EU and ASEAN seek to cement closer ties through FTA

The Jakarta Post

Although some of the European Union (EU) member states have strong historical ties with most ASEAN members through colonization, political and economic links between the two regions have become weak.

This is due primarily due to the fact that a number of ASEAN member nations that were colonized by major European powers have detached themselves, to one degree or another, from their former masters.

"The planned FTA is part of the efforts by the EU to increase not only its economic influence, but also its political influence," said Winand L.E. Quaedvlieg, deputy director of international economic affairs for the Netherlands Industry and Employers Confederation (VNO-NCW).

While ASEAN was busy exploring relations with other countries and regions, the EU has been preoccupied with its internal development, and tended to prioritize trade relations with other regions.

However, the EU has now realized that it is falling behind its main trading competitors, such as the United States, Japan, South Korea and Australia, in developing business and trading relations with ASEAN.

Although a number of cooperation agreements have been entered into by the two blocs, relations are not as close as they could be.

A cooperation agreement between the EU and ASEAN was signed in 1980 with the aim of providing a forum for political and economic dialog, but little progress was made until 1996 when the first Asia-Europe meeting (ASEM) was held.

The EU's trade relations with ASEAN were upgraded in 2003, following the entry into effect of TREATI -- the Trans-Regional EU-ASEAN Trade Initiative -- which seeks to expand trade and investment flows and provide a framework for dialog and regulatory cooperation.

TREATI was intended to pave the way for a free-trade agreement as the EU realizes that several major studies on long-term developments in international trade have predicted that by 2020 the center of gravity of the world economy will have shifted to the Asia Pacific region, with ASEAN emerging as the world's largest exporter.

In spite of the uncertainty surrounding such long-term predictions, there is no doubt that Southeast Asia will increasingly be one of the most dynamic growth engines of the global economy.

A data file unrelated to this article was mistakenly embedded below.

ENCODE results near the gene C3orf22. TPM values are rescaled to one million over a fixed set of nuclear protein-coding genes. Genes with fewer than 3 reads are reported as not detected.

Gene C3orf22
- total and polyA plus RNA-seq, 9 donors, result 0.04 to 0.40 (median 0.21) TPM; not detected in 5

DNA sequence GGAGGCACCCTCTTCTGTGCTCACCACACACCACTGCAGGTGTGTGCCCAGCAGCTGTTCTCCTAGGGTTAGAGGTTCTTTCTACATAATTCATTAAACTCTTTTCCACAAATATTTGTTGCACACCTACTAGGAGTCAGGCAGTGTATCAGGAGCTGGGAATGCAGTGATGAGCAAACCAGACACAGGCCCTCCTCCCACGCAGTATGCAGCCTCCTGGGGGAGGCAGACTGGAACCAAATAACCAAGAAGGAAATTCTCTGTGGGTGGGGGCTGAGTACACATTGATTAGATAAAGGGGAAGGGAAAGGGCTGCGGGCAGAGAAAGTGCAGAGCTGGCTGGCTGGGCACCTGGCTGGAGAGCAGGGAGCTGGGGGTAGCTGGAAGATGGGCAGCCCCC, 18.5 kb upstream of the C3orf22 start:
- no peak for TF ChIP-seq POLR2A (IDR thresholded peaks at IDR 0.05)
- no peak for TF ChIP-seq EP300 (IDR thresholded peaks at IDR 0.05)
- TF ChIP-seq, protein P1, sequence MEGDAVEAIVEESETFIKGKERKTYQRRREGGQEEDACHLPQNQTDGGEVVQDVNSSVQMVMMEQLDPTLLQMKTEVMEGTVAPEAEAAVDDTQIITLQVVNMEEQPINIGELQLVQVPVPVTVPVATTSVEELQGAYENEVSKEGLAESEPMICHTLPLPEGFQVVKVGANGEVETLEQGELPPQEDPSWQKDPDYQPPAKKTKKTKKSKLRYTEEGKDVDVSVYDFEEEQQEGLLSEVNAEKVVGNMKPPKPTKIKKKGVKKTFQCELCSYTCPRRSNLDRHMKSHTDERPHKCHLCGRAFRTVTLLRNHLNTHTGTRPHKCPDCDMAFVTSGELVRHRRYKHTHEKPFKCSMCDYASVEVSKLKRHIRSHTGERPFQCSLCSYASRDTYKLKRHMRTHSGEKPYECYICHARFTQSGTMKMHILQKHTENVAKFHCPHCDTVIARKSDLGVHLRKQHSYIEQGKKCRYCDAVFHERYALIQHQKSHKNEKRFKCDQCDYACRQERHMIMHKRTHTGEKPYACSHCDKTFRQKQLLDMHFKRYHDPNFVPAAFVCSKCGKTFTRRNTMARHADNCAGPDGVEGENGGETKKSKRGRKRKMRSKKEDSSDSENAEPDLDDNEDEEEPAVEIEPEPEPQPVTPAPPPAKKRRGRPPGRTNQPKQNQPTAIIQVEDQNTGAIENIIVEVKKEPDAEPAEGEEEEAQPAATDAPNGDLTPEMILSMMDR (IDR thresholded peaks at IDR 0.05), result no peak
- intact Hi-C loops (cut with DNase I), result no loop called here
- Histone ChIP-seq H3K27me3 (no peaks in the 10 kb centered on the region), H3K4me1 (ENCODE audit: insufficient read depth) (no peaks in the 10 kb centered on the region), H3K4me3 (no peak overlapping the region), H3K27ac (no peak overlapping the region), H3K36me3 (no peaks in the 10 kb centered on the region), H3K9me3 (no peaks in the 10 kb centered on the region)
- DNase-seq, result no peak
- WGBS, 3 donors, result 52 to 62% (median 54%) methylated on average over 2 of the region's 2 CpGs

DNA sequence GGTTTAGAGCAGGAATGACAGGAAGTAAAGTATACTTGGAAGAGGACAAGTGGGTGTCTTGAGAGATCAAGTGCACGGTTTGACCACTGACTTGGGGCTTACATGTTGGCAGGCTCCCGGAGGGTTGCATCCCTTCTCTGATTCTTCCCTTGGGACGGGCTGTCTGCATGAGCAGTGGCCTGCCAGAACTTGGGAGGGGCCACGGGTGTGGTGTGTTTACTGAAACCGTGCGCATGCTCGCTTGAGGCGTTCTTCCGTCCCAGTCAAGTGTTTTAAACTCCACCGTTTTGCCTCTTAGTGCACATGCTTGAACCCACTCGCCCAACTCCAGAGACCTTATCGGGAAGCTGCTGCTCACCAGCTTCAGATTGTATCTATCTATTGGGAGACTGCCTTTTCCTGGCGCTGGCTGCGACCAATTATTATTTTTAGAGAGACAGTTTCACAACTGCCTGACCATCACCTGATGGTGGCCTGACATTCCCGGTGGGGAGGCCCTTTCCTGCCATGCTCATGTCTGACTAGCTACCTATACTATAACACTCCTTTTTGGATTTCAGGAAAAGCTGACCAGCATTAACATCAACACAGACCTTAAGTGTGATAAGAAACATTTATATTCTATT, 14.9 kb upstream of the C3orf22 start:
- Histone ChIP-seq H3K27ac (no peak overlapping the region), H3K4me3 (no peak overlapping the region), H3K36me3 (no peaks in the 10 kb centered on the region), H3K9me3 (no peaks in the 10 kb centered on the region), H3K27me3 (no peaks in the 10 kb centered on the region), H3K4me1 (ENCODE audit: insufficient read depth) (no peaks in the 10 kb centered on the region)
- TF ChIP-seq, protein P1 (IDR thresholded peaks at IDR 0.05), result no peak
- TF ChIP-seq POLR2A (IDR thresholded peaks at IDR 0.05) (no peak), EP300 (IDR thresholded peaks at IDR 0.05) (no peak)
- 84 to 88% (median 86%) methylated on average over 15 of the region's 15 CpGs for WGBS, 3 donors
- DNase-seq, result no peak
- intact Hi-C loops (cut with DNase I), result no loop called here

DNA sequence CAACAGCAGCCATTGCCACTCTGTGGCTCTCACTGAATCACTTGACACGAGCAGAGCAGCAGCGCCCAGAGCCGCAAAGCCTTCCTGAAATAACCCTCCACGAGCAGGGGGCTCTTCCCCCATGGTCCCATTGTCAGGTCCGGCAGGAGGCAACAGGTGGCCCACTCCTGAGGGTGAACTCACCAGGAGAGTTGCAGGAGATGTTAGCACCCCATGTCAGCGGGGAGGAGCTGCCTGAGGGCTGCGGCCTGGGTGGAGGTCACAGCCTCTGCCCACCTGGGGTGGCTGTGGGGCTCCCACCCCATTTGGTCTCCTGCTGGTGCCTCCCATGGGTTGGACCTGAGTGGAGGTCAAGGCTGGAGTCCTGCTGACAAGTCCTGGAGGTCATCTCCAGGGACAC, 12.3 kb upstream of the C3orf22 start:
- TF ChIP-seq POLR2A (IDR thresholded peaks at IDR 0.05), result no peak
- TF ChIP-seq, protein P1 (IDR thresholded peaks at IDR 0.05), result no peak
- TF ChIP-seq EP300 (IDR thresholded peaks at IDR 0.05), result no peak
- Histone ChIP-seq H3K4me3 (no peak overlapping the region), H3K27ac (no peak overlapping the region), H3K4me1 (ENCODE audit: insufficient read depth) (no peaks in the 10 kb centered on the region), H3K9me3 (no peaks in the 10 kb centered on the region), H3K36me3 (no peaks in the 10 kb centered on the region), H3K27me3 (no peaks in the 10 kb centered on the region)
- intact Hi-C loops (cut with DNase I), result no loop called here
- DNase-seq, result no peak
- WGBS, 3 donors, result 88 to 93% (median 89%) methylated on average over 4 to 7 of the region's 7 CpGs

At the sixth consultation meeting between ASEAN and EU trade ministers in Vietnam in April 2005, both regions decided to establish the Vision Group on ASEAN-EU Economic Partnership.

The Group is tasked with assessing the feasibility of a possible EU-ASEAN FTA.

During the eighth consultation meeting between the EU and ASEAN trade ministers in Bandar Seri Begawan, Brunei Darussalam, in May 2007, the two regions confirmed their shared desire to enhance economic relations by establishing an FTA, providing for comprehensive trade and investment liberalization.

Both regions are now in the process of preparing a number of points that will be brought to the negotiating table next year.

-- JP/Rendi Akhmad Witular

General points of the planned FTA

1. The proposed FTA will include a full elimination of tariffs for 90 percent of trade and tariff lines within seven years of the entry into force of the agreement. Other products would be subject to either partial liberalization or full elimination within a longer time frame.
2. Exceptions to full liberalization should be kept to a minimum and mutually agreed. As regards trade in services and investment, the agreement should have substantial sectoral coverage, and provide for the absence or elimination of substantially all discrimination.
3. Recognizing the different levels of development between ASEAN and the EU, special and differential treatment for the less developed ASEAN countries should be accorded, and differentiated time frames for implementation of the agreement should be adopted.
4. The agreement should constitute a single undertaking, implemented by the parties as an indivisible whole. The organization of the negotiations should take into account the resource constraints faced by some partners.
5. The progressive and reciprocal liberalization of trade in goods and services, aiming at achieving substantial liberalization which goes beyond the level of existing commitments in the WTO within an agreed time frame, consistent with the relevant WTO provisions.
6. The liberalization and facilitation of investment and creation of an open and non-discriminatory climate for establishment, including allowing the transfer of funds for foreign investment.
7. The elimination of barriers to trade and the creation of clear, stable and transparent rules for exporters, importers and investors, including provisions which aim at the facilitation of trade and reduction of transaction costs in particular in the customs and related areas, as well as provisions on standards, technical regulations, conformity assessment procedures, and sanitary and phytosanitary measures.
8. Setting up a pragmatic approach for addressing government procurement by enhancing transparency, as well as possible improvements in market access opportunities on a plurilateral basis, in view of varying levels of development amongst all parties concerned
9. The adequate and effective protection and enforcement of intellectual property rights.
10. Technical assistance and capacity building measures should be established to facilitate negotiations and implementation of the agreement and to ensure that all partners can fully benefit from the agreement.

Source: Report of the ASEAN-EU Vision Group: Transregional Partnership For Shared and Sustainable Prosperity
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